I do not believe that weight had anything to do with it, assuming that the tires were the correct size for the car (some pretty heavy/large cars used 14 inch wheels as standard equipment). I believe that the tires just died of old age.
    Yes old age is the prime factor here. But bear with me, I do recall vividly the amount of blow outs, and failures I experienced back in the day of those tiny 14's.
    Mostly on full size GM & Ford's. I take full responsibility for driving too hard and fast over rough roads, RR tracks and high speed cornering in junk cars back in the 70's. Maybe I've gotten far too cosy with 18 to 20 inch wheels on my Dodge Chargers and monster heavy Escalade with no such occurences.

  21. #61
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    Quote Originally Posted by avanti-hawk View Post
    Yes old age is the prime factor here. But bear with me, I do recall vividly the amount of blow outs, and failures I experienced back in the day of those tiny 14's.
    Mostly on full size GM & Ford's. I take full responsibility for driving too hard and fast over rough roads, RR tracks and high speed cornering in junk cars back in the 70's. Maybe I've gotten far too cosy with 18 to 20 inch wheels on my Dodge Chargers and monster heavy Escalade with no such occurences.
    When you say "...I experienced back in the day of those tiny 14's.", I was thinking of the late 1950s and 1960s when I drove a lot of new and late model cars with 14 inch wheels very hard and at high speeds (excess of 100 mph). I do not recall one blow out. Then you speak of; "...junk cars back in the 70's." Those wheels/tires were probably well worn out and aged at that time. Last you refer to; "...18 to 20 inch wheels...". These must be on new or nearly new cars (and SUV/truck chassis). These are not valid comparisons. Also, throw in the advances in tires/wheels/suspensions in the past 60 years.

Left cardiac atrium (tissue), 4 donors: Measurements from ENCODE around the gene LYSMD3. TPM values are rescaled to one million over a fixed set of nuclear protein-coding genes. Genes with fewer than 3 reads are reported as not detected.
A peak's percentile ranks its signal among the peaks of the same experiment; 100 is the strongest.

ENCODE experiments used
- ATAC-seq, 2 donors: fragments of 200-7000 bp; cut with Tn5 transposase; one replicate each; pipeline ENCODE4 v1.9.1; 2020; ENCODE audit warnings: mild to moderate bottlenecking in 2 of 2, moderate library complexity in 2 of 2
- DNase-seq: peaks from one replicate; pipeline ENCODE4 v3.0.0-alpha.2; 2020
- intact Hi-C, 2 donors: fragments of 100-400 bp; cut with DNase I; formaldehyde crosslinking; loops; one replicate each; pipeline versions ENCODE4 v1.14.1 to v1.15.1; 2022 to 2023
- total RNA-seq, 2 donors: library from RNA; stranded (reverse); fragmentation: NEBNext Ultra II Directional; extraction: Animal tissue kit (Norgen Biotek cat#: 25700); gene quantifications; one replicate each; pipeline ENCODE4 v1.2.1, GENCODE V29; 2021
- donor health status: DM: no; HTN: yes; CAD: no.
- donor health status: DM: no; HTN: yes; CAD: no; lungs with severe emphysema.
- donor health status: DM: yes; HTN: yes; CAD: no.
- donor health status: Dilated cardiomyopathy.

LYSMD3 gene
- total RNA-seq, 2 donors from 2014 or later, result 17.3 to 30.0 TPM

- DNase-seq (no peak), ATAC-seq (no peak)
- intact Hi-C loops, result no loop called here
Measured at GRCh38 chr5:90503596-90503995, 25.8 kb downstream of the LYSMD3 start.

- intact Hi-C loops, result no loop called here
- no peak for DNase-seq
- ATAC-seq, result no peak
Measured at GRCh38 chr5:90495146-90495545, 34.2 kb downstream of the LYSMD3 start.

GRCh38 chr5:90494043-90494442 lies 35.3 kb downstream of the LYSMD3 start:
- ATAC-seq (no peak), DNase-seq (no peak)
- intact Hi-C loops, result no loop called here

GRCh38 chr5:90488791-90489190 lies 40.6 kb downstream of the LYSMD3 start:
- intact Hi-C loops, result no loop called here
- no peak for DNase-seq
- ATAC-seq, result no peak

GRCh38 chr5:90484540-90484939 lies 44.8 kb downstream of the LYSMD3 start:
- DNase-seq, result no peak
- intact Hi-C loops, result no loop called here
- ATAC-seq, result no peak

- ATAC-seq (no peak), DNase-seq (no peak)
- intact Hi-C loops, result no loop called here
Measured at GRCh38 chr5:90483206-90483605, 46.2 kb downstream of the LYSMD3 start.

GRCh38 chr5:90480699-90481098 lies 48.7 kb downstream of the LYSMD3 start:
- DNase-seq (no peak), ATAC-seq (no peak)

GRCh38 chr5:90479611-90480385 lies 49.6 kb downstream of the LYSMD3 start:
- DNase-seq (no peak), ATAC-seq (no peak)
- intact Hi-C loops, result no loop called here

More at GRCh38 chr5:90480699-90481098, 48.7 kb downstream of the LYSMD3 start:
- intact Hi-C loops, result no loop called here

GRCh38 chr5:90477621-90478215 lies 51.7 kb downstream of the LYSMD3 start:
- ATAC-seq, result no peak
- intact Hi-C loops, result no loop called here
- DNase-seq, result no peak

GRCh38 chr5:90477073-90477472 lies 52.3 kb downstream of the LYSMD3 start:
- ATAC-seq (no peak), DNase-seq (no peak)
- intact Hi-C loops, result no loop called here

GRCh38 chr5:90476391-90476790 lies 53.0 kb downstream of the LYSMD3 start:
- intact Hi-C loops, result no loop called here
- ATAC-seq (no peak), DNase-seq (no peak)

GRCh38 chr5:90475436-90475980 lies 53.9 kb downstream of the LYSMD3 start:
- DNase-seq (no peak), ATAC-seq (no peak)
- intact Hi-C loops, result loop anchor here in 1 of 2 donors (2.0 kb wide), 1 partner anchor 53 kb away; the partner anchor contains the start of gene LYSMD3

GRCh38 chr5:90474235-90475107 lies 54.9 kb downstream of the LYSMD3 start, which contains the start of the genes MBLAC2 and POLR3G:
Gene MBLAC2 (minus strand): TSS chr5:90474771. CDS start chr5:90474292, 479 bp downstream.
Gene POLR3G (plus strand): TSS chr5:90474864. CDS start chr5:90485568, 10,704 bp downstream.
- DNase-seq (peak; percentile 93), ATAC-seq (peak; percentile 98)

Gary L.
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  22. #62
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    Speaking of big cars, I never had a problem with the 14 inch wheels & 225x70's on my big block '66 VIP.
    No hubcap walk, no nuthin!

  23. #63
    Speedster Member GTHawk's Avatar
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    Quote Originally Posted by skyway View Post
    Speaking of big cars, I never had a problem with the 14 inch wheels & 225x70's on my big block '66 VIP.
    No hubcap walk, no nuthin!
    This may make sense as the leverage to bend a 14'' wheel will be greater than a 15'' . I have a car with 14'' bias ply white walls that look great still have good tread and have no cracks. Now this might get some comments but makes a statement as to how long some bias plies will last because they have been on the car since 1968, so they are 50 years old. Next time I get the car out I'll check the brand.
    don

  24. #64
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    Quote Originally Posted by skyway View Post